Red-Eared Slider Turtles

Filed Under: Reptiles, General Care, Turtles

In the 60’s and early 70’s turtles were the most popular reptile species kept by hobbyist. The red-eared slider, a native of the southern United States, was the most popular of all the turtles. Then infections with salmonella effectively shut down the pet trade. Even today the open sale of turtles 4 inches and under remains illegal in the US and Canada. It is believed that turtles 4 inches and under in size are the most likely to spread salmonella. The state of Florida further restricts the breeding of these turtles, allows only single animals as pets, and prohibits pairs unless they are of unusual color variations. Wildlife officials assume the more expensive color variations will be less likely to be released in the environment where they compete with the native flora. Florida officials also include special regulations for sliders housed outside to ensure they do not get loose.

Salmonella is a bacterium commonly seen in food poisoning and is commonly associated with the consumption of under cooked poultry or reptile pets, most commonly associated with turtles. Turtle farms today operate with healthier environments, even dipping turtle eggs in diluted bleach thereby decreasing the incidence of salmonella contamination.

Red-eared sliders naturally reside in areas having calm, fresh warm water resources which include ponds, lakes, marshes, creeks and streams. These turtles are more active during the day. They tend to congregate in basking areas, usually on exposed rocks or logs caught along the shoreline. These turtles are social and will often pile up on one another to get the best basking spot. They are almost entirely aquatic and tend to be shy when approached by people, frantically sliding off their basking spot when approached - hence the name.

Female turtles grow to be 10 to 12 inches in length with the male being smaller, reaching a length of 8 to 10 inches. Males are characteristically darker in color than the females and will have long nails on their front feet that they use in courting the females. Males also have a distinct concave area in the posterior center of the plastron or lower shell area and a much longer tail than that of the female because his penis is located in it. The female has a short, narrow tail with the vent at or before a line through the edge of the upper shell. In the male, the vent is often located well beyond the edge of the shell. Sex is much easier to determine in the adult turtles.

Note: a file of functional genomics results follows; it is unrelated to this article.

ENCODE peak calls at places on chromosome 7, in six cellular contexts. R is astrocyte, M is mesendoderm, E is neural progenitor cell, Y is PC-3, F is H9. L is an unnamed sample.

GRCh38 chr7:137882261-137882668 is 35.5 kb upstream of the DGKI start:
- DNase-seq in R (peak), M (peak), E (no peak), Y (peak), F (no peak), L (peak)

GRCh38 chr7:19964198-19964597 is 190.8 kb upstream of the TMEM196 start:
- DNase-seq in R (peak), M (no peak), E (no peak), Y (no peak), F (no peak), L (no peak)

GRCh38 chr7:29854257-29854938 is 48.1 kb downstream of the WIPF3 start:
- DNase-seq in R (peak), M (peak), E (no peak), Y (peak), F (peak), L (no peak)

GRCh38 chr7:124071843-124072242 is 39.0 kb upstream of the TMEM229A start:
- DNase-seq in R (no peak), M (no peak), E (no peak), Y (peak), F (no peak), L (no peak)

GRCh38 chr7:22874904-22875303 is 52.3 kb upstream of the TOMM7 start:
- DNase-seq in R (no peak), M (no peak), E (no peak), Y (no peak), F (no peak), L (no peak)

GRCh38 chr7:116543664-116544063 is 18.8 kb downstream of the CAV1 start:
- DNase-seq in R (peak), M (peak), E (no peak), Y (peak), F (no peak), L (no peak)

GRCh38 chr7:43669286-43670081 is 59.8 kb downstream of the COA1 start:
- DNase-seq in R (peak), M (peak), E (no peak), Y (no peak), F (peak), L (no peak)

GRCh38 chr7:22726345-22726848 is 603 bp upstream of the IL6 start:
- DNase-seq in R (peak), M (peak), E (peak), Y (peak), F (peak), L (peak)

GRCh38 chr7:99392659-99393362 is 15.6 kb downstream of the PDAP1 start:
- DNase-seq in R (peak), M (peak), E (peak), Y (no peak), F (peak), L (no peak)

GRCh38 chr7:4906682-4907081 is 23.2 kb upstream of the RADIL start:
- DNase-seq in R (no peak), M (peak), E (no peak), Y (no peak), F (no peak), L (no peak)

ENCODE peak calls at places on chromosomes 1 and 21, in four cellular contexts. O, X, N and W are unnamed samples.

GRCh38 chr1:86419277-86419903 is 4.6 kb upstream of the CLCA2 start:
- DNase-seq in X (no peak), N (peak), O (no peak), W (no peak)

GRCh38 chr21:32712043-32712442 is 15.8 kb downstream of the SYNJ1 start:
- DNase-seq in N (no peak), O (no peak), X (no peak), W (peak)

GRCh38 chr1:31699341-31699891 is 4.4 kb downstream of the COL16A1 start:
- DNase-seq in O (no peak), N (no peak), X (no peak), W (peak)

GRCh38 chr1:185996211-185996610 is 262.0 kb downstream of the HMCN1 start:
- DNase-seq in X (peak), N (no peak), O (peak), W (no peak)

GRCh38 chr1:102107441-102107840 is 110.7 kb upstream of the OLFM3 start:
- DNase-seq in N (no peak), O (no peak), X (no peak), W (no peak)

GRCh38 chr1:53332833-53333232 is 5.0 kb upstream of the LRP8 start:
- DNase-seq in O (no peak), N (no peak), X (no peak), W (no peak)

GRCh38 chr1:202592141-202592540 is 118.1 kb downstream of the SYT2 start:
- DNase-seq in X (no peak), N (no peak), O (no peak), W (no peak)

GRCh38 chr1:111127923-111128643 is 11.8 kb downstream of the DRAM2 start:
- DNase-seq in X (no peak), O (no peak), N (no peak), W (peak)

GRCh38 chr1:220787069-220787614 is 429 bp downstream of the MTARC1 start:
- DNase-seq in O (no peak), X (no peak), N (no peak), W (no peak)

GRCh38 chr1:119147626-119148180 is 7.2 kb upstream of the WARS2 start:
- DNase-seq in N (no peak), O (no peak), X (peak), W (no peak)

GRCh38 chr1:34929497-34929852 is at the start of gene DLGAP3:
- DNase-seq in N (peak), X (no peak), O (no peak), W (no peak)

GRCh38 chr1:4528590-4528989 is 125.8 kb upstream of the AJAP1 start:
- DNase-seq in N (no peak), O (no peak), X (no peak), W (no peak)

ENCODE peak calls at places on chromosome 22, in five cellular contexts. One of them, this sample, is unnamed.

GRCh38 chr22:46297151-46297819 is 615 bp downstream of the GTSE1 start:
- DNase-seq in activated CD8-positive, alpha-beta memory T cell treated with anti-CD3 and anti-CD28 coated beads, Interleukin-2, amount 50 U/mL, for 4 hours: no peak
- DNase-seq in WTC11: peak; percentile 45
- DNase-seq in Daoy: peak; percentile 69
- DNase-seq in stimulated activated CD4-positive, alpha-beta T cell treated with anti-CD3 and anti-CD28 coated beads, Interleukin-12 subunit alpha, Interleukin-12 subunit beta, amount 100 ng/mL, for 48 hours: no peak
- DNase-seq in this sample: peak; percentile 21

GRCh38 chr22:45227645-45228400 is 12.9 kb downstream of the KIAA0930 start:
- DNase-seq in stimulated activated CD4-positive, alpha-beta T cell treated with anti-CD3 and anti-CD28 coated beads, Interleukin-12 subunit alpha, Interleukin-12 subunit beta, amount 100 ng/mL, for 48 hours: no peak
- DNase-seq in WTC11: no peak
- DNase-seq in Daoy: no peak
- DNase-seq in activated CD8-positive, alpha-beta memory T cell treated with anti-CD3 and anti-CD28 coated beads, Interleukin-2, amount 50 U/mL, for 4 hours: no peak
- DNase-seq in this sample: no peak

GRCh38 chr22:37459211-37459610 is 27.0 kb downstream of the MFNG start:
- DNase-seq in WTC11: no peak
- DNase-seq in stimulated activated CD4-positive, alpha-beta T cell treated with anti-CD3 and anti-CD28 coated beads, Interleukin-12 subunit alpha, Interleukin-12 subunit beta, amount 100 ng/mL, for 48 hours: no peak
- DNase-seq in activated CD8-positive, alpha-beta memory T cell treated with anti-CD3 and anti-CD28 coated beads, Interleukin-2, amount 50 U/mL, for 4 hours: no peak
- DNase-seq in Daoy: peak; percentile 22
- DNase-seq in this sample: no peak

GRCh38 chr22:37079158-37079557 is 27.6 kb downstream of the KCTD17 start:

Red-eared sliders are omnivores and will consume a variety of animal and plant materials in the wild. Younger turtles tend to be more carnivorous than are adults which consume more vegetable material. A natural diet includes fish, crawfish, tadpoles, snails, insects, and numerous aquatic plant species. A captive diet for red-eared sliders should match the natural diet as closely as possible with some possible substitutes including feeder fish, pinky mice, earthworms, mealworms, cooked egg with the crumbled shell, and leafy greens. Sources of greens rich in calcium include: alfalfa hay, beet greens, broccoli leaves, and the outer green leaves of cabbage. Mustard, turnip, and collard greens have a medium level of calcium. Dried figs are about the only fruit with a high level of calcium. Calcium may be supplemented by mixing some calcium powder with a small wad of jelly and spreading the jelly on a cricket or mealworm before feeding. Insects dusted with only calcium powder prove to be useless because when the powder hits the water in an enclosure, it washes right off. Commercial aquatic turtle foods are available on the market but sliders will often desire a more familiar diet, especially when they are not captive bred.

Red-eared sliders must be allowed basking time in unfiltered sunlight or appropriate full-spectrum lighting must be provided. A photoperiod of 12 to 14 hours of light and 10 to 12 hours of night works well and may be reduced to 8 hours of daylight in the winter. Ultraviolet light is necessary for the conversion of Vitamin D to its active form. Active vitamin D is necessary for calcium absorption and metabolism.

Turtles should be kept at an average temperature of around 75°F. An aquarium submersible heater may be used to keep the water warm and may be set to the perfect temperature, or a heating pad may be placed under a portion of the tank. Red-eared sliders may be housed in 20 to 55-gallon aquariums. The size used will depend on the size of your turtle and the number of turtles you plan on keeping. A baby slider will be l 1⁄2 inches at birth and may reach adult size in just three to four years. Plan on adopting for life. A slider may live to be well over 50 years of age.

Water should be included in a portion of the tank. Filtration may be provided with under gravel filters being the most efficient. Since turtles like it hot and wet, bacteria and fungi love this environment and infections may prove to be a problem. Regardless of the filtration method, the water has to be dumped, the tank scrubbed, and fresh water added on a routine basis. Sliders can be messy and they need the water in their environment not just to look clean, but to be clean in order to prevent problems.


Pet Product News International. “Red-Eared Slider Sales Banned in Florida” September News. 2007. P. 19.

Mader, Douglas. Reptile medicine and Surgery. W.B. Saunders Col 1996. Pp. 385-392.

Patterson, Jordan. “The Guide to Owning a Red-eared Slider.” T.F.H. Publications, Inc. 2003. Pp. 5 - 61.

Kahn, Cynthia Editor. The Merck Veterinary Manual. Ninth Edition. 2005. Merck and Co. Pp. 1591.

“Red-eared Sliders as Pets”. Wikipedia, the free encyclopedia. Pp. 1 - 6.

Spiess, Petra “Hardy Herps”. Pet Product News International. August 2007. Pp. 76-80.

Topics: turtles

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